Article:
Monday, January 30, 2012
Driving motivations at work
I occasionally have to interview people for new roles in the company and some of my questions revolve around what motivates you to do your job. Interestingly the answers are all over the board from the obvious things like being at the cutting edge of technology to working as part of a team. These answers of course are mostly a response to the situation and the nature of the interview. The thing I am most curious about is that once the first few weeks are over, what then are the real motivations in your career as the long hours get longer and the projects get harder and more involved, what then motivates you to get out of bed and be energized to come up with just one more idea, to add to the hundred or so you have already worked on. Daniel Pink, thinks he might just have the answer. In his book, "Drive - The surprising truth about what motivates us" he puts forward three important motivations that he believes are at the base of what leads to real motivation and drive.
The concept to keep in mind that he suggests is that when it comes to manual tasks that require not much thinking, such as factory labor and piece work, that can be learnt and repeated easily, then money is the most powerful motivator. Raising production levels is done easily in this instances with more money. The real problem comes when the task at hand requires more thinking skills or creativity, then it seems that money actually to a point gets in the way. At first, money can produce more effort, but once the monetary amount gets to a certain high level for the subject then their performance starts to deteriorate and they have more of a mental block as a result of the monetary award available. Now don't get me wrong, I am not advocating reducing people's salaries, I think people should be paid for their skills manual or mental. In fact, if the amount you earn is less than you would wish then most likely this would also affect performance because you feel unappreciated. So I think the point is to take money of the equation first, give people what they want within reason.
The question is really what are the intrinsic motivations for those of us that have the luxury of thinking jobs that challenge us not for survival but because they want our thoughts and knowledge. This is where Daniel has some very interesting ideas and insights. Let's look at each of these.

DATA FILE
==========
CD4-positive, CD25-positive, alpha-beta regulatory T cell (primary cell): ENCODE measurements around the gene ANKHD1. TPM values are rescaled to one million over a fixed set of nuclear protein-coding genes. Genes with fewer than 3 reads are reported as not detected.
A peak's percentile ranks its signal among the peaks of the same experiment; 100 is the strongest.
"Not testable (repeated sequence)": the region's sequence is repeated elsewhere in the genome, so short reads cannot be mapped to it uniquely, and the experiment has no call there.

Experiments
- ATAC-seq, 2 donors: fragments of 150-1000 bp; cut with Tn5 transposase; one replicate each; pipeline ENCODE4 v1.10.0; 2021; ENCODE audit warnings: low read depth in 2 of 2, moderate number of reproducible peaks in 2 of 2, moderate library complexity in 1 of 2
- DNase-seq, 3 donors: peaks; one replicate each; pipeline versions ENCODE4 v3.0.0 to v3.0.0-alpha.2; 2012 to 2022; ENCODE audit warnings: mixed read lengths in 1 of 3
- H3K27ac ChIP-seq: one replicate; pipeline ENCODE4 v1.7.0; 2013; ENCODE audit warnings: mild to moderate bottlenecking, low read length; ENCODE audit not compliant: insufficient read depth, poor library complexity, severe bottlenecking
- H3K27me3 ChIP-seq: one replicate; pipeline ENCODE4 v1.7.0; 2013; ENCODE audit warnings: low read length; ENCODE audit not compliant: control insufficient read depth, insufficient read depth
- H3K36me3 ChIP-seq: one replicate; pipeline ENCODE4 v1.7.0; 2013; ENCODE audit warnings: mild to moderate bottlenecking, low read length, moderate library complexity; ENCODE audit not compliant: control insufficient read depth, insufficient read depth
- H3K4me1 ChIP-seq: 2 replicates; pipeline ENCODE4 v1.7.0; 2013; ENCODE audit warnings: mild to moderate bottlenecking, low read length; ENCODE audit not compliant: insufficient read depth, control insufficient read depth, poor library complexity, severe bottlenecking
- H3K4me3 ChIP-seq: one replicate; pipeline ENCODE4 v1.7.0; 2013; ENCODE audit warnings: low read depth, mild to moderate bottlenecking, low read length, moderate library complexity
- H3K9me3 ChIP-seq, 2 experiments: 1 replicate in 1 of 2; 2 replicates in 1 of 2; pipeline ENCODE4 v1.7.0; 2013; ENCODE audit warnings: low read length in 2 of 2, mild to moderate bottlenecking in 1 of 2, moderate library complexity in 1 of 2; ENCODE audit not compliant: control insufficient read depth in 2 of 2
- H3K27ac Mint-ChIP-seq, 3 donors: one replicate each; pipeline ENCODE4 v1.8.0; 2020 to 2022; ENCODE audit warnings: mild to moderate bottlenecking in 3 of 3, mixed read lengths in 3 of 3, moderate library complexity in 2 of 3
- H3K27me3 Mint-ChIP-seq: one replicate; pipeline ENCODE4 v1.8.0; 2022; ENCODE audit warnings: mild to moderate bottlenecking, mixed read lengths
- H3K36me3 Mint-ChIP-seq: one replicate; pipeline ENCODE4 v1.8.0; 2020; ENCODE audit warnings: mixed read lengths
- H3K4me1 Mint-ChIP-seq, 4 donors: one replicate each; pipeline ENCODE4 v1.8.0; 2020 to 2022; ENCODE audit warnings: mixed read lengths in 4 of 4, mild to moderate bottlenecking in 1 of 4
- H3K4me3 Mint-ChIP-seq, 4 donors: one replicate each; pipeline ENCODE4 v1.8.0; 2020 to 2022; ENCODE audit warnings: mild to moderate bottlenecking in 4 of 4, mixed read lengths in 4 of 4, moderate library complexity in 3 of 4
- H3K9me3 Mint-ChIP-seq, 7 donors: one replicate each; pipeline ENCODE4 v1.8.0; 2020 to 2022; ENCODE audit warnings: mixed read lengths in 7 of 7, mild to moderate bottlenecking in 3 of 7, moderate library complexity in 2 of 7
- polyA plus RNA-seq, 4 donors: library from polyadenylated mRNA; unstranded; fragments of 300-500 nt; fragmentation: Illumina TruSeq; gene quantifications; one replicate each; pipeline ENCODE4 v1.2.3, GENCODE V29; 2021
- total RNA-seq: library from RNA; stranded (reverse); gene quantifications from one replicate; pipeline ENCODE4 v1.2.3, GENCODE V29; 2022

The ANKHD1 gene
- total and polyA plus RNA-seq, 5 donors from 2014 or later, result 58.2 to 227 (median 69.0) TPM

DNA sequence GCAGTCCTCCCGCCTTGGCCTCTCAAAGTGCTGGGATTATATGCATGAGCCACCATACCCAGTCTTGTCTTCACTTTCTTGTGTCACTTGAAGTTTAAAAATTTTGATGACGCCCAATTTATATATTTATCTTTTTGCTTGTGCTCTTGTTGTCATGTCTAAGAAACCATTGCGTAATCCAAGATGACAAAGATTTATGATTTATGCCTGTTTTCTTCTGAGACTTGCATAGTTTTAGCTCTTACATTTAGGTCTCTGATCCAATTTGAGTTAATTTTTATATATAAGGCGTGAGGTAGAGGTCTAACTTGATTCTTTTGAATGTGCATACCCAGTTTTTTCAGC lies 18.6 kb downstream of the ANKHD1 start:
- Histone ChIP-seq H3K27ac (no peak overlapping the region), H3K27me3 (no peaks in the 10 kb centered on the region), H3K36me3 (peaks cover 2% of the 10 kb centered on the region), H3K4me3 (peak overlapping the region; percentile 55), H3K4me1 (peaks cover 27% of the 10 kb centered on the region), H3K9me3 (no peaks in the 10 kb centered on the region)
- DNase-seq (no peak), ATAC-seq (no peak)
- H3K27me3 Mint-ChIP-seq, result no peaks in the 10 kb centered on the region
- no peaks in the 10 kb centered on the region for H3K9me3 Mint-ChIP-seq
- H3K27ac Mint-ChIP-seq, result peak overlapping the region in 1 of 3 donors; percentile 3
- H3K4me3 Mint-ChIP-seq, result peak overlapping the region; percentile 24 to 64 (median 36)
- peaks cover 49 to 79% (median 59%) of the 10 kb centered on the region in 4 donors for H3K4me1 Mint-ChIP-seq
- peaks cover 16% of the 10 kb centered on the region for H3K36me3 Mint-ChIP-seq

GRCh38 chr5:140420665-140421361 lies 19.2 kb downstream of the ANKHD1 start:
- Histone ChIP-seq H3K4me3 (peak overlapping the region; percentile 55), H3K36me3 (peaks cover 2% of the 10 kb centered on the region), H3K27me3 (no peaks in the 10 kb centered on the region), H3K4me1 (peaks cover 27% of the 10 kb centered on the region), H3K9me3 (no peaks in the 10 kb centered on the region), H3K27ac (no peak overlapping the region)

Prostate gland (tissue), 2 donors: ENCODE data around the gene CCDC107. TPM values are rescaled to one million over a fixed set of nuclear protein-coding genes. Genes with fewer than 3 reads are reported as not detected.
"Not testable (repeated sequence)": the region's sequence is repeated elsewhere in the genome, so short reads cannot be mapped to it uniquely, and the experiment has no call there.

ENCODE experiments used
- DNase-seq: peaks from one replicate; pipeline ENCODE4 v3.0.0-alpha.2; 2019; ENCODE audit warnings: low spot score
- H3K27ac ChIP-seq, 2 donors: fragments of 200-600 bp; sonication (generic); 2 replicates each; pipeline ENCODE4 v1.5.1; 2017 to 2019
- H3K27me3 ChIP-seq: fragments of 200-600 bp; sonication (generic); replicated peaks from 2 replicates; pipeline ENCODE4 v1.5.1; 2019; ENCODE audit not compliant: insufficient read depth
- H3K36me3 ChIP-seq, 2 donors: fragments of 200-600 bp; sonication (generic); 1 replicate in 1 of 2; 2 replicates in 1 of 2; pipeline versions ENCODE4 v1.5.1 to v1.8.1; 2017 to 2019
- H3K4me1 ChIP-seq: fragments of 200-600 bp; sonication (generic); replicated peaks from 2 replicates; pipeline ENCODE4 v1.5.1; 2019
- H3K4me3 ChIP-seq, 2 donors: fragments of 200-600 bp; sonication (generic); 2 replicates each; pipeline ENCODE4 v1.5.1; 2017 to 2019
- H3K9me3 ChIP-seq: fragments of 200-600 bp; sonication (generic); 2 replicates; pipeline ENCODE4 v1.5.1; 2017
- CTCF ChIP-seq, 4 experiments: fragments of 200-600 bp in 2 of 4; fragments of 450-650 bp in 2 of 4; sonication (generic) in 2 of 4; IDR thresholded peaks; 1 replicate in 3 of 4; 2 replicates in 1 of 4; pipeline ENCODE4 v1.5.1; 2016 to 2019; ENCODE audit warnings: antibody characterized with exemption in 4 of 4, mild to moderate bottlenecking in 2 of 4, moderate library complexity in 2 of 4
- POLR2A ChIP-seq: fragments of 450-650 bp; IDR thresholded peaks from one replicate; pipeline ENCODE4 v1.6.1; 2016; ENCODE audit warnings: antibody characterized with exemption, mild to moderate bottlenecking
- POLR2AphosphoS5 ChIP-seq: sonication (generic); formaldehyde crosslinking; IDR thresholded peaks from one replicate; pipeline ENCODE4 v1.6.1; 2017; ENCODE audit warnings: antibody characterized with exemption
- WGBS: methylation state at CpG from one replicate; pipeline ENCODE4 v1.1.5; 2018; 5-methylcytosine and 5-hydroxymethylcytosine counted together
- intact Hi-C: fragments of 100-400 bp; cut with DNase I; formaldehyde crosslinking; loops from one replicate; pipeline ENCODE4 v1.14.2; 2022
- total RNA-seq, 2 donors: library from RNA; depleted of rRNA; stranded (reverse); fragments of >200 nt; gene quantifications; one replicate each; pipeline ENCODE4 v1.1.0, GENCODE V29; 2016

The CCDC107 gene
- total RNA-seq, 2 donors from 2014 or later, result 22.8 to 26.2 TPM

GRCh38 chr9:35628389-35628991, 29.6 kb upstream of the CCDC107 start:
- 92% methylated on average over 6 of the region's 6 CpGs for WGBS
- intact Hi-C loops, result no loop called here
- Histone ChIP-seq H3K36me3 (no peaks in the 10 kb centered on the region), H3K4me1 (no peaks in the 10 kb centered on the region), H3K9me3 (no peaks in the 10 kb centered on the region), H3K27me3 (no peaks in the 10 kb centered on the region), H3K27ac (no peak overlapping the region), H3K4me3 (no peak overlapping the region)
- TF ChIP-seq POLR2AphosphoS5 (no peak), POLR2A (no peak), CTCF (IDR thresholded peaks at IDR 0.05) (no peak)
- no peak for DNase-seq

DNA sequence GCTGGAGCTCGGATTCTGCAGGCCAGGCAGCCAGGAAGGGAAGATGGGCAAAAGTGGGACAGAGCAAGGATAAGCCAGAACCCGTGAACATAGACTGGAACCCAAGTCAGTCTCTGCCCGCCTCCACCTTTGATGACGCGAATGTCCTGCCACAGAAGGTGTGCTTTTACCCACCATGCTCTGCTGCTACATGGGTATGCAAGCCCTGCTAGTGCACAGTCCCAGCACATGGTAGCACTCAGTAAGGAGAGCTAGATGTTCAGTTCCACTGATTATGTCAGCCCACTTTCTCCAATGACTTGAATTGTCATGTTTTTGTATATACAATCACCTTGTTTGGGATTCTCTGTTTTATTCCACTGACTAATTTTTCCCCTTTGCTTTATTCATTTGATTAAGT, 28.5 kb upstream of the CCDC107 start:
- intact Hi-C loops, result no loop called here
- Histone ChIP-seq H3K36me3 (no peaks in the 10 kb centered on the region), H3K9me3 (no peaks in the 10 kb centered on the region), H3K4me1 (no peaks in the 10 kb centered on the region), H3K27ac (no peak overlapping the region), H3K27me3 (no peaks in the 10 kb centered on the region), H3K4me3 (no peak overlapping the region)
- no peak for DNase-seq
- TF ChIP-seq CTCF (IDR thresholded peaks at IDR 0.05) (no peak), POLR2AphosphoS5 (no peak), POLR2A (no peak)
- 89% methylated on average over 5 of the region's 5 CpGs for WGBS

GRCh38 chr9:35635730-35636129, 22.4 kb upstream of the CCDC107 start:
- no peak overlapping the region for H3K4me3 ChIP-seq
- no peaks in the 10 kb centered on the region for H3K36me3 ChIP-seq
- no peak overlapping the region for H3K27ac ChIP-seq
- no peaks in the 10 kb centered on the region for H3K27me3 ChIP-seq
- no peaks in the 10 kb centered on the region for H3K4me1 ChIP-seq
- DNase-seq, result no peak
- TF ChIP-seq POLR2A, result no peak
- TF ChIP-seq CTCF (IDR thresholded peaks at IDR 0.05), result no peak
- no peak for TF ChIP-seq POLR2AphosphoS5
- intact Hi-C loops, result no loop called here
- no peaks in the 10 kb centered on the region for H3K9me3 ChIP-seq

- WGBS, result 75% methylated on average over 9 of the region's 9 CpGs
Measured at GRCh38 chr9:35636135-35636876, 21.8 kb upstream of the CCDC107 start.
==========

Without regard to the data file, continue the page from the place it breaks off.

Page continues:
1.Give People Autonomy
This first point is all about being in control of your destiny, nobody likes to be told what to do. So allow people to solve problems in their own way. Of course there maybe constraints on a project, but allow the individual to solve it in their way. Giving them more a sense of achievement and control.
2. Allow them to become Experts
Most people want to learn and through learning become better at what they do. Especially in the realms of business, development and creativity people that have these kinds of jobs want to get better at what they do. It fills in some of the needs to grow as an individual and have a sense of challenge. This is part of what finding what Mihaly Csikszentmihalyi would call "Flow" those moments between challenge and skills that make the time speed by as they are neither to boring or too hard.
3. Give them Purpose
Finally there is purpose, which is basically following on the concepts of Maslow's Heirarchy of needs, which I wrote about here. Purpose in this case is all about achieving self fulfillment. Working on something that is going to have an impact on other people or make you feel better about yourself is a huge motivator for an individual or a group of people.
And there we have it three guiding principles to having a more fulfilling career, and maybe making a company or manager have more satisfied workers and colleagues. I think all three of these concepts are grounded in very real psychology and they make a lot of sense when you think about them. People fortunate enough to be a wealthy country are no longer thinking about work to make money anymore and are looking for something higher on the needs ladder that leads to greater satisfaction. These three ideas are a great step in the right direction.